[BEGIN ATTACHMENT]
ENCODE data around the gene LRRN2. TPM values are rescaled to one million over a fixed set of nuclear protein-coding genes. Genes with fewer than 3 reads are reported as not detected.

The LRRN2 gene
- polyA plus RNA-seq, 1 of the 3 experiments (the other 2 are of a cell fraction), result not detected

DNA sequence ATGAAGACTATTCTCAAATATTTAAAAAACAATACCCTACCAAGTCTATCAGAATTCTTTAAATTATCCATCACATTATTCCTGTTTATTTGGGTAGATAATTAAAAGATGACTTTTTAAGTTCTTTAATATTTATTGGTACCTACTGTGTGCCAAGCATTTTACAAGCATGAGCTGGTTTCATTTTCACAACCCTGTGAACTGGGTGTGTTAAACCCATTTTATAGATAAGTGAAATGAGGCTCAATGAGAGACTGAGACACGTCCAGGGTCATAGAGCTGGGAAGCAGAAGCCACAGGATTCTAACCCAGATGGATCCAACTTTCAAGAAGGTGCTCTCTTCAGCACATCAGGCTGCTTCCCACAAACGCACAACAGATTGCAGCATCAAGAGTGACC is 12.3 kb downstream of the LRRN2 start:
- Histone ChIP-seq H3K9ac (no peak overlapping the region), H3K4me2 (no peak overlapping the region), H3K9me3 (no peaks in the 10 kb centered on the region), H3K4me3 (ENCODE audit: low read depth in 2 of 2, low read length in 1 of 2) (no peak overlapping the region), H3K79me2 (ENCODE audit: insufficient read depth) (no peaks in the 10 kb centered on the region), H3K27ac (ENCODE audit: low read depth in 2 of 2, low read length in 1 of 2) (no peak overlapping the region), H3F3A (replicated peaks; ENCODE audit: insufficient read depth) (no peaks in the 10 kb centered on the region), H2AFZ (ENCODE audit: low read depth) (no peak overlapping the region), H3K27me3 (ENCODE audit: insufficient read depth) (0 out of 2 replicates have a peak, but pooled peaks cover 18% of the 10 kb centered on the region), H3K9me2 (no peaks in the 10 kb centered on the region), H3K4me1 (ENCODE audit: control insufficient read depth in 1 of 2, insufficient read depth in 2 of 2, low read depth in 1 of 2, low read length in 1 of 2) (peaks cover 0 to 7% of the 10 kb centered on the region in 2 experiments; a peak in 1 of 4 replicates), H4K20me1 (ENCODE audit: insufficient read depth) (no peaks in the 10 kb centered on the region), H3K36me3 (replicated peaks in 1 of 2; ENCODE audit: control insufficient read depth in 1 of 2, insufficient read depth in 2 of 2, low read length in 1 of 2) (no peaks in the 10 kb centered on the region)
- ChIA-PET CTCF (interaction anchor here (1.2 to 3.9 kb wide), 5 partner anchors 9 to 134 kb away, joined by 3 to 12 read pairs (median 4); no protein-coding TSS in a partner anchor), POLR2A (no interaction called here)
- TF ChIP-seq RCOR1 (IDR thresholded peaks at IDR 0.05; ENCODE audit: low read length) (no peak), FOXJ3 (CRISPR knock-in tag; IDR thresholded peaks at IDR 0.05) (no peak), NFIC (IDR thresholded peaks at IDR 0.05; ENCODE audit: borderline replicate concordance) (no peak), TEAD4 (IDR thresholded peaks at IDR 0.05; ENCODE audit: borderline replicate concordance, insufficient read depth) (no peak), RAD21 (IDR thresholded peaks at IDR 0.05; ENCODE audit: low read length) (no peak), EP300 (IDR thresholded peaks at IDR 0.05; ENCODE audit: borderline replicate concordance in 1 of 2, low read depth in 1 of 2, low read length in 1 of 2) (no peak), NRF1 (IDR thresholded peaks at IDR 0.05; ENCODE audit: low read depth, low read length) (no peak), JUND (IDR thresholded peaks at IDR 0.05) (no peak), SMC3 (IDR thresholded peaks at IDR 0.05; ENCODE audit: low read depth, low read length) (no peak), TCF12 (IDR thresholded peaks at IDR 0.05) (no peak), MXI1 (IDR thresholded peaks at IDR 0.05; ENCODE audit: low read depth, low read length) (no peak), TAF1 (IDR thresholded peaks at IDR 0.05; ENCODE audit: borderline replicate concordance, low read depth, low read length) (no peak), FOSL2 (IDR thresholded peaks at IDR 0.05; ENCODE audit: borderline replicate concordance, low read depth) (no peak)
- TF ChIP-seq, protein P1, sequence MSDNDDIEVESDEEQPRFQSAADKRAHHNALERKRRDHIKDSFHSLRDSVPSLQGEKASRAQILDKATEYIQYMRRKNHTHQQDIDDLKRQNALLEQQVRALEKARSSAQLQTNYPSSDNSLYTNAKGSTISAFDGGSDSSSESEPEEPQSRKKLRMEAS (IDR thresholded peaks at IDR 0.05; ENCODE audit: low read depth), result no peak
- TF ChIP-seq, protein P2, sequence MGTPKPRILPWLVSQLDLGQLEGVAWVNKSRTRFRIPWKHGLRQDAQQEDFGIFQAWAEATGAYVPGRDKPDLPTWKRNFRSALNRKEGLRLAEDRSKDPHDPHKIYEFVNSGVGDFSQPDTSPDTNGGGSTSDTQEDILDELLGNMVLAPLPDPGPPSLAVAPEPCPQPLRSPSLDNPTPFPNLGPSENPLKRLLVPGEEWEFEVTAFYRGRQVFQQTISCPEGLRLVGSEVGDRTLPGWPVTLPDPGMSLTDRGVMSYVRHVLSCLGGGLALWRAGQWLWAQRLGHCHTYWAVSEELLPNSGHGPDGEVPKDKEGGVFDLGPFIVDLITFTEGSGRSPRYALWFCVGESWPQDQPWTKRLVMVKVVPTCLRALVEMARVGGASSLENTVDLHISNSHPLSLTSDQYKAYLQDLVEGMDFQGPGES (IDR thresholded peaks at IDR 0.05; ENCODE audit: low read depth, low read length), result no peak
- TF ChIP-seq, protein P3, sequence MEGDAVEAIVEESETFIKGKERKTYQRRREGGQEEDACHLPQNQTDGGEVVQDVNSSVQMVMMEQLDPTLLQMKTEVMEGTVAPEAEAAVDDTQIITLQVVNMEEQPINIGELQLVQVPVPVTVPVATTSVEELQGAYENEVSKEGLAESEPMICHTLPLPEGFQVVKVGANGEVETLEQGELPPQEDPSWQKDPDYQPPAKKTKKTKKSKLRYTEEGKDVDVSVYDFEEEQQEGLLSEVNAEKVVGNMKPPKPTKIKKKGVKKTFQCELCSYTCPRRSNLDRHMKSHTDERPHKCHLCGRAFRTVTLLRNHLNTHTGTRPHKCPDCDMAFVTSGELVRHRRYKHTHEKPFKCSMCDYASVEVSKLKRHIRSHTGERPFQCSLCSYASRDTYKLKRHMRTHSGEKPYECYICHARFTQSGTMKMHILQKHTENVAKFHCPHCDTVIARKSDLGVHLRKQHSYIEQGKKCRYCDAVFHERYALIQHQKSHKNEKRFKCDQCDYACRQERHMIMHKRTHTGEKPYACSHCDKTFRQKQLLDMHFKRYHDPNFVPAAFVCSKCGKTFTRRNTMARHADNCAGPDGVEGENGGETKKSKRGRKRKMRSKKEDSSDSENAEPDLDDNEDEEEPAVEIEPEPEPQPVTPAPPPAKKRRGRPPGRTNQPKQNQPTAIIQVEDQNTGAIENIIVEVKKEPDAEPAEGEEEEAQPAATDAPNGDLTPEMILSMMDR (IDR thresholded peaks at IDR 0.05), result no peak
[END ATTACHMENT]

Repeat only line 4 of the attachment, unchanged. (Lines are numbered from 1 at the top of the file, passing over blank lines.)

DNA sequence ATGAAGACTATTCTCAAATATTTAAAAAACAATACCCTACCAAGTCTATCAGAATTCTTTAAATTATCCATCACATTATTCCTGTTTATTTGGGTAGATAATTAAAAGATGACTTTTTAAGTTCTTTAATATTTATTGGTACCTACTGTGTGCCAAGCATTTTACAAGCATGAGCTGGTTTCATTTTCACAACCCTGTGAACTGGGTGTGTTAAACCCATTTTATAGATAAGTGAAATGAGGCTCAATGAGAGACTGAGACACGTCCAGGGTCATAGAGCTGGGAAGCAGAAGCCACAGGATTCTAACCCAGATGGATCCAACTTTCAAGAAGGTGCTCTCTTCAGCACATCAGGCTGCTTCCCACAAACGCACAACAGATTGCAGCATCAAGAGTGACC is 12.3 kb downstream of the LRRN2 start: